It was certainly a case of feast or famine for the Orioles in the first game of Thursday’s doubleheader.
Rangers starter Colby Lewis gave up three straight homers to begin the bottom of the first, retired the next 18 hitters he faced and then surrendered two more homers in the seventh to leave down 6-0 versus Baltimore.
The end result: Lewis struck out a career-high 12 batters and allowed a career-high five homers. Those homers were the only hits he allowed.
Lewis became just the fifth pitcher in major league history to give up five homers and no other hits. Oakland’s Ted Lilly was the last, surrendering five homers in four innings against the Braves on June 11, 2003. Denny McLain (1971), Steve Stone (1974) and Charlie Hough (1989) were the others to manage it. No one has ever given up six homers and no other hits.
The 12 strikeouts was also by far the most for anyone in a game with five homers allowed. Hough struck out nine in that aforementioned start on June 24, 1989, which had been the previous high total. Curt Schilling, on June 28, 1997, was the last pitcher to strike out 12 and give up four homers.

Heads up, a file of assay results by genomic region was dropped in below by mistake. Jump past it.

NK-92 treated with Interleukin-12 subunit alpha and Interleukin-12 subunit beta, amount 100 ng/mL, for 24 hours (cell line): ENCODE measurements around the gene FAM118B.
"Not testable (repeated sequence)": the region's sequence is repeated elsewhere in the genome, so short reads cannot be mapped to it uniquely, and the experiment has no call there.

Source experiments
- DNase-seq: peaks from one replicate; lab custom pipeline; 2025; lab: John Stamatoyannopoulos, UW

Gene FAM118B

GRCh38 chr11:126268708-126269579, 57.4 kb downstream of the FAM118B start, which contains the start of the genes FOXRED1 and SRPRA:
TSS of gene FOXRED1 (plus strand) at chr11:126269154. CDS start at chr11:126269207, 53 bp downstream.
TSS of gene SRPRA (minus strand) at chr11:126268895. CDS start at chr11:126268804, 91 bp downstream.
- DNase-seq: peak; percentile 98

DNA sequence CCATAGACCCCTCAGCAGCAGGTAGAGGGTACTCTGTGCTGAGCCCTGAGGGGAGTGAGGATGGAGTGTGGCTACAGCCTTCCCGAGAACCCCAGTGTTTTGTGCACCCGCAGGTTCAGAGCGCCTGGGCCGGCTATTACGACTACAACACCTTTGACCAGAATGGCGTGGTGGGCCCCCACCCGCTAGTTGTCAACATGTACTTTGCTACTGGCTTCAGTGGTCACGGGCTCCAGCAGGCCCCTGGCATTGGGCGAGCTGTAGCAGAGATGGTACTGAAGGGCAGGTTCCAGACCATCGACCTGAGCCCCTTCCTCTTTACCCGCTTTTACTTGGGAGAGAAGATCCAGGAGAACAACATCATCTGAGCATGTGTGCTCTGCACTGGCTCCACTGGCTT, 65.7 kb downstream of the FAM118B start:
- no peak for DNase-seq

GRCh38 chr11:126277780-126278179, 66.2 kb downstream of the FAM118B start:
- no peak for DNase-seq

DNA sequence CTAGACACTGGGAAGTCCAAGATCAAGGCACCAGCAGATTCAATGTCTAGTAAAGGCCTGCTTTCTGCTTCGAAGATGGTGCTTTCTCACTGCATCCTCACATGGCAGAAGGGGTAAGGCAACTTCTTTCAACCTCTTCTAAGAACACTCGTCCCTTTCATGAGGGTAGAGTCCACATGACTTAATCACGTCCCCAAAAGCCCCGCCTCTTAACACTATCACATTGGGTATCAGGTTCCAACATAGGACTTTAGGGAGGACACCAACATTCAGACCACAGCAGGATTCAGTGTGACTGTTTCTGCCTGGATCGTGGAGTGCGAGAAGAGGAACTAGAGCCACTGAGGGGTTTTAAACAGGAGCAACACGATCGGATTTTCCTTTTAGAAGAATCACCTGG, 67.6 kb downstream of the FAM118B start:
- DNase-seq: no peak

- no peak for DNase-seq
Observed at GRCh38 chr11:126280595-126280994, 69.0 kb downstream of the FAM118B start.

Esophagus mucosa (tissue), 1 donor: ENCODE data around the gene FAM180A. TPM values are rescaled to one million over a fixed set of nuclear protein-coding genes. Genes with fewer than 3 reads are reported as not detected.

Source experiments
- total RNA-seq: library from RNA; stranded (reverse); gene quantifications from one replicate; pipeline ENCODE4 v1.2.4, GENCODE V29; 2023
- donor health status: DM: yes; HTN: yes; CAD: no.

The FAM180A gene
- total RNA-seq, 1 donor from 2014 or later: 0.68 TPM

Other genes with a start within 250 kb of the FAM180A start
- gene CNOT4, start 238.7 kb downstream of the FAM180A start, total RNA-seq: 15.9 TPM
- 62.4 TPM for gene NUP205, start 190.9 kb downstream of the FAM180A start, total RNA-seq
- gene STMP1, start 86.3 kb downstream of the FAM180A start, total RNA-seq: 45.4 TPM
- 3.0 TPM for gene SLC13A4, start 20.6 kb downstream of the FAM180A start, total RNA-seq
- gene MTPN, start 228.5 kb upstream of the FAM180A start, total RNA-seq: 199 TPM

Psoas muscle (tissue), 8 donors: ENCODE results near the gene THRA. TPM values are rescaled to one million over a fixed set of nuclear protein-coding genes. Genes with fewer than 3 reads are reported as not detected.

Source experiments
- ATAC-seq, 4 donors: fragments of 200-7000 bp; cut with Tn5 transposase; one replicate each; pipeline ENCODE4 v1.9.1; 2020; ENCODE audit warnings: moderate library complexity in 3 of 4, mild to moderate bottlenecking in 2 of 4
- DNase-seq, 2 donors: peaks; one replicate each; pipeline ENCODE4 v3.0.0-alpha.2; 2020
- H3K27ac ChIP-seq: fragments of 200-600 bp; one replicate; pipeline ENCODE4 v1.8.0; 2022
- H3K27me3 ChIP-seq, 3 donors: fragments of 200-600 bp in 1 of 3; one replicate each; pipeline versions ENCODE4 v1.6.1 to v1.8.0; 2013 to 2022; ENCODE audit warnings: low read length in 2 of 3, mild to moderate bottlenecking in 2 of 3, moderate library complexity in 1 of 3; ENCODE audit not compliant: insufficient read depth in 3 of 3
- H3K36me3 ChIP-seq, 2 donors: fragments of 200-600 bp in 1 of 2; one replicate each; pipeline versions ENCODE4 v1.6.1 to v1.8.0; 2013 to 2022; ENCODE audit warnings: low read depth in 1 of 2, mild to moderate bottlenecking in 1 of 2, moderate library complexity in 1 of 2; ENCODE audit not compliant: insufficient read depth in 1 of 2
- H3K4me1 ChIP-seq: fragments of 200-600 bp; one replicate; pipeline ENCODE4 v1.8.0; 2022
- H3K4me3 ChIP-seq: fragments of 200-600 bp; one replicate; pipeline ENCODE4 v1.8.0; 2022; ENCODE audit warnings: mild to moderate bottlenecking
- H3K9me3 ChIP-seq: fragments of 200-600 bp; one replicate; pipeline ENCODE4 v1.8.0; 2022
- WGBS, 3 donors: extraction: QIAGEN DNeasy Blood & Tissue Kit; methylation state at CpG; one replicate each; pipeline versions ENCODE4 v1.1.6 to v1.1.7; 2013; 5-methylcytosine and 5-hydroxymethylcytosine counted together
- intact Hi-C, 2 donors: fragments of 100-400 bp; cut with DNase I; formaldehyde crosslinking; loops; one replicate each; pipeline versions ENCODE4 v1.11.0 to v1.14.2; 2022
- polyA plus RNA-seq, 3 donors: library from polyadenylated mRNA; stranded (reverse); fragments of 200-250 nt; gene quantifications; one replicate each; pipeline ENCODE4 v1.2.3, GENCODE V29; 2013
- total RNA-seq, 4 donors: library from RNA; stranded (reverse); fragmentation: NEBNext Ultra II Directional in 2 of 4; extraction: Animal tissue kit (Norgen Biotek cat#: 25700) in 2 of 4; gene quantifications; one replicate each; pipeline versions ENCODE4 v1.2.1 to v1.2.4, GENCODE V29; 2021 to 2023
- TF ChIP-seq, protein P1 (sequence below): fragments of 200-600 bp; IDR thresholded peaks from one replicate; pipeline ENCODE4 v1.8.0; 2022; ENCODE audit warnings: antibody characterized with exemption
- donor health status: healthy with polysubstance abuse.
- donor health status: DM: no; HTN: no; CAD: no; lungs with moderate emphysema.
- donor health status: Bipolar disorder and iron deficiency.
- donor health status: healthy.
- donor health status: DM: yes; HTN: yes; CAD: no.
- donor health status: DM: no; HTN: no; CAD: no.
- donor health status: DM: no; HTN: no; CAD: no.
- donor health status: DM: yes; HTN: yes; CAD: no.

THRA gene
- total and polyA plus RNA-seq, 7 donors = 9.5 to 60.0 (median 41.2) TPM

Lewis also issued just one walk on the day. So, while his ERA jumped from 2.97 to 3.69, his WHIP actually dropped from 1.14 to 1.10.
“A” switch pitcher is probably not the most accurate way to put that. It’s more like “The” switch pitcher, as Pat Venditte of the Mariners is the only one extant.
Last night the right-handed hitting Adrian Beltre had to face Venditte, who obviously chose to pitch righty to the Rangers third baseman. Before coming up to the plate, Beltre jokingly donned his helmet backwards and pretended that he’d hit left-handed:
He needn’t have bothered. Beltre doubled to left field off of Venditte, showing that at some point, platoon splits really don’t matter.
Major League Baseball and the Major League Baseball Players Association announced this morning that they are contributing $250,000 to assist victims of the devastating floods that recently hit Louisiana.
The $250,000 contribution is being divided among three charitable organizations: The American Red Cross will receive a $125,000 contribution and two charities connected to Major League Players – the Baton Rouge Area Foundation and High Socks for Hope – will each receive a $62,500 contribution.
According to the joint press release, several players with connections to the area, including Reid Brignac, Will Harris, Wade LeBlanc, Mikie Mahtook, Anthony Ranaudo and Ryan Schimpf were consulted in determining which organizations would receive funding support.
Nice move, union and league.